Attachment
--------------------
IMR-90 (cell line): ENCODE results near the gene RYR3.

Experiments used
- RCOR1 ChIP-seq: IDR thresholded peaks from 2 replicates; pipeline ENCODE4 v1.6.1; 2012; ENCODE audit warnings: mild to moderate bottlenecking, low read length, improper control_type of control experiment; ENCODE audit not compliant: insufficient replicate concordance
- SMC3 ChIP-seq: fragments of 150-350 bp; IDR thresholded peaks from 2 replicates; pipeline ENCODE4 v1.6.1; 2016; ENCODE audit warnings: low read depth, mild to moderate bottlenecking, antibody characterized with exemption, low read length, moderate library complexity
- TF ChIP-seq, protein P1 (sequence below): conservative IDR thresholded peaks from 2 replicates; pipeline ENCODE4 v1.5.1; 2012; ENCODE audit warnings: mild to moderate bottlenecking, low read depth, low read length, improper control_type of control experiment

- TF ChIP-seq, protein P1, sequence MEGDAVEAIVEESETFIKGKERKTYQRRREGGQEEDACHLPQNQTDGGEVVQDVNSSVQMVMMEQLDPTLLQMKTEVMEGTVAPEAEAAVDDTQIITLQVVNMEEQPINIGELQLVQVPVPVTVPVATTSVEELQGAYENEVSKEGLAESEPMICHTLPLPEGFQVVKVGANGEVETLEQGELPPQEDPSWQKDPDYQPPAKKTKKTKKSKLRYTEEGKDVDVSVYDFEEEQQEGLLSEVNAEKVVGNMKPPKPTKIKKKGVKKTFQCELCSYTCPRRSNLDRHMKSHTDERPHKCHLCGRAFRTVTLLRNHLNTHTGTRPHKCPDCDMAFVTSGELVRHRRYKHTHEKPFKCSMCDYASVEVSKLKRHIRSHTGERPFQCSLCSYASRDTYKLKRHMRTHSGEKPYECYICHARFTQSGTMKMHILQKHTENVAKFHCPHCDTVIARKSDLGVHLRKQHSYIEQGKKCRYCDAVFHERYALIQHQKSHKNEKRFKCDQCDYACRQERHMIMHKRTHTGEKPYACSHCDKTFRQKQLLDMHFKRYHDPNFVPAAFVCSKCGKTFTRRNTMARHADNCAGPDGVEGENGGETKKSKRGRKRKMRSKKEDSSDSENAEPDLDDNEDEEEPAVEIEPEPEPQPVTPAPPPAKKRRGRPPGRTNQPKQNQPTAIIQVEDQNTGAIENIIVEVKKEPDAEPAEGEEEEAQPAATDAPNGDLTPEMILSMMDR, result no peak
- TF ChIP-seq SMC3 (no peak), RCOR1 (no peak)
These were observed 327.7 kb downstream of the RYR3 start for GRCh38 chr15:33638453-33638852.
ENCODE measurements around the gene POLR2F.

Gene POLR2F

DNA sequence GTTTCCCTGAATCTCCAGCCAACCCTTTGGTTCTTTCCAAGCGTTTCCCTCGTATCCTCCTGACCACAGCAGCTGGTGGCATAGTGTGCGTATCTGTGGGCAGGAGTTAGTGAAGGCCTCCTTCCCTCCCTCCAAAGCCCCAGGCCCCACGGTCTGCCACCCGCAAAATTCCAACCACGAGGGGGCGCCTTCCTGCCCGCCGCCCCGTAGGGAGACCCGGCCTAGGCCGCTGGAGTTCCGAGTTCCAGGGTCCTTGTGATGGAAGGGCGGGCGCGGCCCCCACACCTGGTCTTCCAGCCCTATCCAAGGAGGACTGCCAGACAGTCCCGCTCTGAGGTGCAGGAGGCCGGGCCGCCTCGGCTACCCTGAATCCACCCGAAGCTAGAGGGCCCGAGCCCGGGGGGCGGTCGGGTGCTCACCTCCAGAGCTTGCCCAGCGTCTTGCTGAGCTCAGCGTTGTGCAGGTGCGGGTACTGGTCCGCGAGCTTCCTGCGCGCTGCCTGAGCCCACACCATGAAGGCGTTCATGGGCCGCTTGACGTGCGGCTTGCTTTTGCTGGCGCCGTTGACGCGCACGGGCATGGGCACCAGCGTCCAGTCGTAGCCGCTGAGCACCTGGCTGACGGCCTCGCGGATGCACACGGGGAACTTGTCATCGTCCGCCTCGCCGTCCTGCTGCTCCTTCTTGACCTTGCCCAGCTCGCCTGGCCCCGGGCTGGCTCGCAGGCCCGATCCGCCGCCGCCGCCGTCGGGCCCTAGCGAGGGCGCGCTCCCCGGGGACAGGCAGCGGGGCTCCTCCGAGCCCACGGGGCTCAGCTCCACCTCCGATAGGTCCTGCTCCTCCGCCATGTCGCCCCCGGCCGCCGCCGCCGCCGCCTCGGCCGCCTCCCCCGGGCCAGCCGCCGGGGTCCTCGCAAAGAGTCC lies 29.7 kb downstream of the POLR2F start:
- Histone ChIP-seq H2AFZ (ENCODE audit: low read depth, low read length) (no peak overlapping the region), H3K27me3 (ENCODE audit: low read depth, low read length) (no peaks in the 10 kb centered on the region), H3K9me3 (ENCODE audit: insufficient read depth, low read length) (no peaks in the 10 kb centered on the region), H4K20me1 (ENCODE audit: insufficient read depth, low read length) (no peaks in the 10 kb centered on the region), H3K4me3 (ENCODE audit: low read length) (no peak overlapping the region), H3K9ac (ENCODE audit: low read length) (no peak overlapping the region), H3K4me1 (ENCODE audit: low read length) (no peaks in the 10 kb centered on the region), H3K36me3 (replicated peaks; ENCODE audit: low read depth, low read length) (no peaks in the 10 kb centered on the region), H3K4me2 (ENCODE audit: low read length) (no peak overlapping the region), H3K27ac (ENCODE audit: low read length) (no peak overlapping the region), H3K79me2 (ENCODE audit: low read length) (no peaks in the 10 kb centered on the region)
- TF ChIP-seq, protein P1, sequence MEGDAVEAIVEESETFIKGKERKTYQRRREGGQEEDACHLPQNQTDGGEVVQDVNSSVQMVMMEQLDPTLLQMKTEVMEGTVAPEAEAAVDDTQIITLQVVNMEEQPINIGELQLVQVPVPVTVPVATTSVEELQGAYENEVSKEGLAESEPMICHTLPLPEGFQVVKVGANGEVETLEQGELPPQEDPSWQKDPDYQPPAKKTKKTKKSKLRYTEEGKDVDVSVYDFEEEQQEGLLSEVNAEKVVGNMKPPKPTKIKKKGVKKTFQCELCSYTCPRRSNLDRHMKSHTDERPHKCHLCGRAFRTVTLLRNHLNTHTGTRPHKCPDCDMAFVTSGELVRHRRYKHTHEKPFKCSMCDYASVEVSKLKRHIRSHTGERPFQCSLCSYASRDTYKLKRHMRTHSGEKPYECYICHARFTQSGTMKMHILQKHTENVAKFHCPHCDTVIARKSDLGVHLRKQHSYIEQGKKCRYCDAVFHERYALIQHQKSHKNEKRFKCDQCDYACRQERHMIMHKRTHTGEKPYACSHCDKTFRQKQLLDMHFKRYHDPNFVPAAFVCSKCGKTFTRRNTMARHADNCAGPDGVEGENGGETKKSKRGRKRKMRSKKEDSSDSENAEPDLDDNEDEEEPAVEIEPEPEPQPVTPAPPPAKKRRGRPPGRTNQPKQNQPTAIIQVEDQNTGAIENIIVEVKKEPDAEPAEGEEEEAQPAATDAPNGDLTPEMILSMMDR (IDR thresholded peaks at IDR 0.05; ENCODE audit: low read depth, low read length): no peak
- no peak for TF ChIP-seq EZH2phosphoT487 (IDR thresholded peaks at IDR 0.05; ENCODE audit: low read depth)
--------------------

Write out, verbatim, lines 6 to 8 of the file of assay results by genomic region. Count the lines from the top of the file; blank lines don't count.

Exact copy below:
- TF ChIP-seq, protein P1, sequence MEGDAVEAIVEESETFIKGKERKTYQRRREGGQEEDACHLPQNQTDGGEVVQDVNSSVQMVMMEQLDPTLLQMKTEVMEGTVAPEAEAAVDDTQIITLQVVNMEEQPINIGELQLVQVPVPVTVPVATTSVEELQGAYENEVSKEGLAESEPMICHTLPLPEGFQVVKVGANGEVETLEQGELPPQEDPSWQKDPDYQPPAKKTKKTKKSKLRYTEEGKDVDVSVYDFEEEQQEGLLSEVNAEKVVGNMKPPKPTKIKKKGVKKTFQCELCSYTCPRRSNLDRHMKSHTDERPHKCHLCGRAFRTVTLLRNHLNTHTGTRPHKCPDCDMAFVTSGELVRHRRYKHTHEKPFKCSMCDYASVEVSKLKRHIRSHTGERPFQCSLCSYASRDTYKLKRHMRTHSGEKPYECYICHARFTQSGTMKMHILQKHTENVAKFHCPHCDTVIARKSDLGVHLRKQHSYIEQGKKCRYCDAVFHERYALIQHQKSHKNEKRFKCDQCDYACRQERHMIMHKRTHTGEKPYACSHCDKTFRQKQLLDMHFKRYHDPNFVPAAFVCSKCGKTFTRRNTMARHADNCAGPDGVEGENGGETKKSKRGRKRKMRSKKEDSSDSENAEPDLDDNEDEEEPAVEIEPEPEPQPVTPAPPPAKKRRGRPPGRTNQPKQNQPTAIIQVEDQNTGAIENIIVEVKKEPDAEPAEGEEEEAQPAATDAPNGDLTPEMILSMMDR, result no peak
- TF ChIP-seq SMC3 (no peak), RCOR1 (no peak)
These were observed 327.7 kb downstream of the RYR3 start for GRCh38 chr15:33638453-33638852.